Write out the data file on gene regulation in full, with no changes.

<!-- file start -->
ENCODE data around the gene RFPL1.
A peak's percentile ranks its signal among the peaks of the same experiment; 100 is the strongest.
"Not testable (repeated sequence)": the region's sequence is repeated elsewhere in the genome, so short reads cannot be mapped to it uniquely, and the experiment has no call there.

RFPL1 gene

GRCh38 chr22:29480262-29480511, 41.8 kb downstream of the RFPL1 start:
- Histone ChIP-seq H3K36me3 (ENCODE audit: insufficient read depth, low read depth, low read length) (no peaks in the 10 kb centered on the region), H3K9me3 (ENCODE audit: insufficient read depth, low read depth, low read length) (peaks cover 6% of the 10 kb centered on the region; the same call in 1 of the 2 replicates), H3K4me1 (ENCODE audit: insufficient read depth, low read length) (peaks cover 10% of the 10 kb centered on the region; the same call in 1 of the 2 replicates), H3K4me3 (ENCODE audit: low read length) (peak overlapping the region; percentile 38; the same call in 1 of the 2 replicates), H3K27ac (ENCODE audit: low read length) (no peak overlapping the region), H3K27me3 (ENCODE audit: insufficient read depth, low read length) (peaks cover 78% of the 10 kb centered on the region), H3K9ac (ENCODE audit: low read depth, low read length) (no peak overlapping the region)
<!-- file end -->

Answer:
ENCODE data around the gene RFPL1.
A peak's percentile ranks its signal among the peaks of the same experiment; 100 is the strongest.
"Not testable (repeated sequence)": the region's sequence is repeated elsewhere in the genome, so short reads cannot be mapped to it uniquely, and the experiment has no call there.

RFPL1 gene

GRCh38 chr22:29480262-29480511, 41.8 kb downstream of the RFPL1 start:
- Histone ChIP-seq H3K36me3 (ENCODE audit: insufficient read depth, low read depth, low read length) (no peaks in the 10 kb centered on the region), H3K9me3 (ENCODE audit: insufficient read depth, low read depth, low read length) (peaks cover 6% of the 10 kb centered on the region; the same call in 1 of the 2 replicates), H3K4me1 (ENCODE audit: insufficient read depth, low read length) (peaks cover 10% of the 10 kb centered on the region; the same call in 1 of the 2 replicates), H3K4me3 (ENCODE audit: low read length) (peak overlapping the region; percentile 38; the same call in 1 of the 2 replicates), H3K27ac (ENCODE audit: low read length) (no peak overlapping the region), H3K27me3 (ENCODE audit: insufficient read depth, low read length) (peaks cover 78% of the 10 kb centered on the region), H3K9ac (ENCODE audit: low read depth, low read length) (no peak overlapping the region)